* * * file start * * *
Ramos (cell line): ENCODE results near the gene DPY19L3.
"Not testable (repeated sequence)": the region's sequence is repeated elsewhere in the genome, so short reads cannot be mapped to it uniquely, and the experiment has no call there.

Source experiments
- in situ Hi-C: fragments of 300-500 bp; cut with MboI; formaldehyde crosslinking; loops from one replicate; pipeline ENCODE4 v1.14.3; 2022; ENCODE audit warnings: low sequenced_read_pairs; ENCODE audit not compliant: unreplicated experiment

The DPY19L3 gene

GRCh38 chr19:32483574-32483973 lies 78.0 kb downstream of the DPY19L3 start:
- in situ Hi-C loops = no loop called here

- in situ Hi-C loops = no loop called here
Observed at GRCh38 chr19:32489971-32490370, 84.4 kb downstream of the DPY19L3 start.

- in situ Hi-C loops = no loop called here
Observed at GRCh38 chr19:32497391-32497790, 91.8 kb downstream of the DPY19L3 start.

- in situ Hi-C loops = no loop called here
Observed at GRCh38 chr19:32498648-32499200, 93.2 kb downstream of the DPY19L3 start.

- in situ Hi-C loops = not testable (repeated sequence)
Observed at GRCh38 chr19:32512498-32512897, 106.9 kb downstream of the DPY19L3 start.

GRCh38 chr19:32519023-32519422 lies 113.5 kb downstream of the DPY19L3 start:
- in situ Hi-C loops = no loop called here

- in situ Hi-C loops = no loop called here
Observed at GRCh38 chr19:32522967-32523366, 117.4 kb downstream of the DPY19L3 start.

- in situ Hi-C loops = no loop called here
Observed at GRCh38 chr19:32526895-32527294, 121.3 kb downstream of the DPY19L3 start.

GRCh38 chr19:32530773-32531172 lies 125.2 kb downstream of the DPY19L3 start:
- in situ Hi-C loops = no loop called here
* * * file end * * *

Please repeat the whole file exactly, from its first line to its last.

Ramos (cell line): ENCODE results near the gene DPY19L3.
"Not testable (repeated sequence)": the region's sequence is repeated elsewhere in the genome, so short reads cannot be mapped to it uniquely, and the experiment has no call there.

Source experiments
- in situ Hi-C: fragments of 300-500 bp; cut with MboI; formaldehyde crosslinking; loops from one replicate; pipeline ENCODE4 v1.14.3; 2022; ENCODE audit warnings: low sequenced_read_pairs; ENCODE audit not compliant: unreplicated experiment

The DPY19L3 gene

GRCh38 chr19:32483574-32483973 lies 78.0 kb downstream of the DPY19L3 start:
- in situ Hi-C loops = no loop called here

- in situ Hi-C loops = no loop called here
Observed at GRCh38 chr19:32489971-32490370, 84.4 kb downstream of the DPY19L3 start.

- in situ Hi-C loops = no loop called here
Observed at GRCh38 chr19:32497391-32497790, 91.8 kb downstream of the DPY19L3 start.

- in situ Hi-C loops = no loop called here
Observed at GRCh38 chr19:32498648-32499200, 93.2 kb downstream of the DPY19L3 start.

- in situ Hi-C loops = not testable (repeated sequence)
Observed at GRCh38 chr19:32512498-32512897, 106.9 kb downstream of the DPY19L3 start.

GRCh38 chr19:32519023-32519422 lies 113.5 kb downstream of the DPY19L3 start:
- in situ Hi-C loops = no loop called here

- in situ Hi-C loops = no loop called here
Observed at GRCh38 chr19:32522967-32523366, 117.4 kb downstream of the DPY19L3 start.

- in situ Hi-C loops = no loop called here
Observed at GRCh38 chr19:32526895-32527294, 121.3 kb downstream of the DPY19L3 start.

GRCh38 chr19:32530773-32531172 lies 125.2 kb downstream of the DPY19L3 start:
- in situ Hi-C loops = no loop called here